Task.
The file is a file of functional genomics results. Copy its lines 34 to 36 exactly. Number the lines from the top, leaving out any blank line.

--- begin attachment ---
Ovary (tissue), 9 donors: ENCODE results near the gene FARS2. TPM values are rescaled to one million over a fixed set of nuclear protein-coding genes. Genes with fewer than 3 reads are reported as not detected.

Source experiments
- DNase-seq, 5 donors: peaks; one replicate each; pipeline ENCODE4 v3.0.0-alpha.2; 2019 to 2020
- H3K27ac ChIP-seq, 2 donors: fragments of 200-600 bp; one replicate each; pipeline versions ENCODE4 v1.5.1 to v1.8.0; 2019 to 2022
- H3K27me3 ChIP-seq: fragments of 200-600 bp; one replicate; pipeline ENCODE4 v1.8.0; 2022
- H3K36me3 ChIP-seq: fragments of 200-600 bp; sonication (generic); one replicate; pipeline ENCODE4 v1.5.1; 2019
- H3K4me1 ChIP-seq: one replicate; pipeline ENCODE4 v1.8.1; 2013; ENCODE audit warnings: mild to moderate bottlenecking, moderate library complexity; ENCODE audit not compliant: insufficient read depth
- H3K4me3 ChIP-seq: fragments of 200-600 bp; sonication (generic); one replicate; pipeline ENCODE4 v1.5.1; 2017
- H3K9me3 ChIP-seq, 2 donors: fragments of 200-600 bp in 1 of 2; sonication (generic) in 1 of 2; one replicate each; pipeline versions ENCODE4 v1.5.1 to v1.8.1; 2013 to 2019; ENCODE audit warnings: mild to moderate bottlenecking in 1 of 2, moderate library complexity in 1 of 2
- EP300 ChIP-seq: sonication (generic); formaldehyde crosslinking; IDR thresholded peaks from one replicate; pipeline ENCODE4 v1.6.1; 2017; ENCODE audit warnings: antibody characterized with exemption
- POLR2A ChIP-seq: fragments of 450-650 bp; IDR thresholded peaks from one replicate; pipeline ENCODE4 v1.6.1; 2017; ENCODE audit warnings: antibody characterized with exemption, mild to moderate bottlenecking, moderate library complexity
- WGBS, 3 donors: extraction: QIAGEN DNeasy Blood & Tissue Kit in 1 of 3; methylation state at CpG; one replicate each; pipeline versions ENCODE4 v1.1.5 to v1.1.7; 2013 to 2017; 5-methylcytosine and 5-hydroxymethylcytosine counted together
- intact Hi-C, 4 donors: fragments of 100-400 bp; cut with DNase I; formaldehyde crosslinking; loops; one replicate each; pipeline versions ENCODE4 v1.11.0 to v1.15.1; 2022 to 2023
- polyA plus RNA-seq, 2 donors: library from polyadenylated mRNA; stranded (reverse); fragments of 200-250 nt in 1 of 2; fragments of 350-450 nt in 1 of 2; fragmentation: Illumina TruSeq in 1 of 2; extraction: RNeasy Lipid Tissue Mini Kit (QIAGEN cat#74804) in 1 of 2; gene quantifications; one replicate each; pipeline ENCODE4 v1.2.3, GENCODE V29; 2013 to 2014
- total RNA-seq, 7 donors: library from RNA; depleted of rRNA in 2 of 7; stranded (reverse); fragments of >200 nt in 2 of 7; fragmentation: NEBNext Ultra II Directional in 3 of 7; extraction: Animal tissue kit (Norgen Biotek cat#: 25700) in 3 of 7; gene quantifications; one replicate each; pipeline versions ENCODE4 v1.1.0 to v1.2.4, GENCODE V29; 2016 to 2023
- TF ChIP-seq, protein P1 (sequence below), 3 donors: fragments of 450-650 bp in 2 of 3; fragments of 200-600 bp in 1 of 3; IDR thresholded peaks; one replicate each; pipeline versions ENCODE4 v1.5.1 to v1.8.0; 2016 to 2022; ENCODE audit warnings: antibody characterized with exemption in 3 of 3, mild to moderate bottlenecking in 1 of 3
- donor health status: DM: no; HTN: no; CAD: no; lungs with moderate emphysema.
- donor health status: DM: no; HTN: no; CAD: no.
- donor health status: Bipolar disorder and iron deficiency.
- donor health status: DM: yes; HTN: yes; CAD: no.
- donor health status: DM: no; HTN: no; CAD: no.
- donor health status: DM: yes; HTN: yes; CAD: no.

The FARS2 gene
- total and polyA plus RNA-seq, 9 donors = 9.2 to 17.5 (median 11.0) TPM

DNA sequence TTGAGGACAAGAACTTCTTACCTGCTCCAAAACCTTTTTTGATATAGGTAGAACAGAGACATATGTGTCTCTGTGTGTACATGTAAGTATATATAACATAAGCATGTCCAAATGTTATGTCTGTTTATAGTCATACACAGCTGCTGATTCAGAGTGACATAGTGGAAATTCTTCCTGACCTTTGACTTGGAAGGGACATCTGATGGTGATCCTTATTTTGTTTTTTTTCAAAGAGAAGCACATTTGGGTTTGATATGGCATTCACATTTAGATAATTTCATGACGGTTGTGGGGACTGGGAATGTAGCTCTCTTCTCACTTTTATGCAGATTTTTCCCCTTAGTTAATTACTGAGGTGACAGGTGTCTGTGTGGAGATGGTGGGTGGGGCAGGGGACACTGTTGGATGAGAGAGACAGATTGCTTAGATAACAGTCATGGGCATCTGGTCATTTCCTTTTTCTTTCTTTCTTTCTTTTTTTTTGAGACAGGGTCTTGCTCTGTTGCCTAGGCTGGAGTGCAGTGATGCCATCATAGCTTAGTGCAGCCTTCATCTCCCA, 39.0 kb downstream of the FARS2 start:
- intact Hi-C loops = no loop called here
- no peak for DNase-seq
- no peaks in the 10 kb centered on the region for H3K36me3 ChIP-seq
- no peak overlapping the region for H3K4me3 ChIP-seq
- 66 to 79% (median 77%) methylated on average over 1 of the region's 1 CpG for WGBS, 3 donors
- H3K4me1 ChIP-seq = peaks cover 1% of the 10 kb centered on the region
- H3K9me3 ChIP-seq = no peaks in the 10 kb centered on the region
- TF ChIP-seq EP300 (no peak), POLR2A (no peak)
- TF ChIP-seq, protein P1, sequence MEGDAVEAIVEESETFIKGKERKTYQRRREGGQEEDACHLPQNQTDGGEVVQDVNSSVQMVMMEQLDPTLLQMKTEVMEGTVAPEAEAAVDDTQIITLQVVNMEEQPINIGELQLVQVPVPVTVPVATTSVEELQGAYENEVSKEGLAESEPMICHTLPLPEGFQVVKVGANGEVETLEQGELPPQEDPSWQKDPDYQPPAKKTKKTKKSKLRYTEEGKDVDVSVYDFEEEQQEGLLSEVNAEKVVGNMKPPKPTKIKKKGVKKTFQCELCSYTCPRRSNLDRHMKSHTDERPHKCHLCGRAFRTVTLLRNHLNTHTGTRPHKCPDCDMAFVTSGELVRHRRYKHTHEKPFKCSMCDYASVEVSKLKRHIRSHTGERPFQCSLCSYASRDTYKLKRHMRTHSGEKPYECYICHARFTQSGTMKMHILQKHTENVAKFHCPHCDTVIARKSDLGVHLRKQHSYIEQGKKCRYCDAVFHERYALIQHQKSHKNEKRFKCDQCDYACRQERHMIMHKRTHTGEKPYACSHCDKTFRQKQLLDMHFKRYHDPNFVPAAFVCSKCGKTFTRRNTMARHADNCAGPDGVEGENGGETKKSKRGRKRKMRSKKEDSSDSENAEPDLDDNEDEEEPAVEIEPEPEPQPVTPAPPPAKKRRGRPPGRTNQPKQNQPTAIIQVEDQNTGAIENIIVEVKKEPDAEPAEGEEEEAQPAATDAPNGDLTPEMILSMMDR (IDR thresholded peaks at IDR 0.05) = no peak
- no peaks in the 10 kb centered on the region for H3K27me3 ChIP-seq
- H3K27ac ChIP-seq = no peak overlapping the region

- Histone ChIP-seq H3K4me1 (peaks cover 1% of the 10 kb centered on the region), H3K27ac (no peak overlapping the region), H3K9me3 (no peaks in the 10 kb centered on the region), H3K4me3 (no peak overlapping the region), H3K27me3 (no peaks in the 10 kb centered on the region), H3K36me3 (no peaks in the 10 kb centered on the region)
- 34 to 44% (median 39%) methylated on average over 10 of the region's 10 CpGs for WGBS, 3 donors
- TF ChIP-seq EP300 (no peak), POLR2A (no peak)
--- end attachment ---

- TF ChIP-seq, protein P1, sequence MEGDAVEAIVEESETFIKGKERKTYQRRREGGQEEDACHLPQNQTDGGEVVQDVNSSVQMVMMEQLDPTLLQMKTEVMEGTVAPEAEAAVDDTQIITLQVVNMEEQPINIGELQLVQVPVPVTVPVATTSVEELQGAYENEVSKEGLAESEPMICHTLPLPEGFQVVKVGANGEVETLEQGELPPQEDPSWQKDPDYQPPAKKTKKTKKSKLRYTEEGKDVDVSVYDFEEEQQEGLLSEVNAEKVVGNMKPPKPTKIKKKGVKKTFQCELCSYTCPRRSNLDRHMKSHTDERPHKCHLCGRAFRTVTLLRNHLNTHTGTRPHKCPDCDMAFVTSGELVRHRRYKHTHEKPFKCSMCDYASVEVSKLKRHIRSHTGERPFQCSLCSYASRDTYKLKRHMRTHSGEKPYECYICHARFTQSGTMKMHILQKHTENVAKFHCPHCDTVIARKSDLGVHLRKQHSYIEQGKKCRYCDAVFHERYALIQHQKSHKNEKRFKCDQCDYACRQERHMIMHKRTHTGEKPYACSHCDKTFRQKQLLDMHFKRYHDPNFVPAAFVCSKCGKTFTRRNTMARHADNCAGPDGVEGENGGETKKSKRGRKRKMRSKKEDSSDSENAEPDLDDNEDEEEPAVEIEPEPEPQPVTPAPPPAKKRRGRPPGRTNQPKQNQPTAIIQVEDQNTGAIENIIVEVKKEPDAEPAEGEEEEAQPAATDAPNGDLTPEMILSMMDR (IDR thresholded peaks at IDR 0.05) = no peak
- no peaks in the 10 kb centered on the region for H3K27me3 ChIP-seq
- H3K27ac ChIP-seq = no peak overlapping the region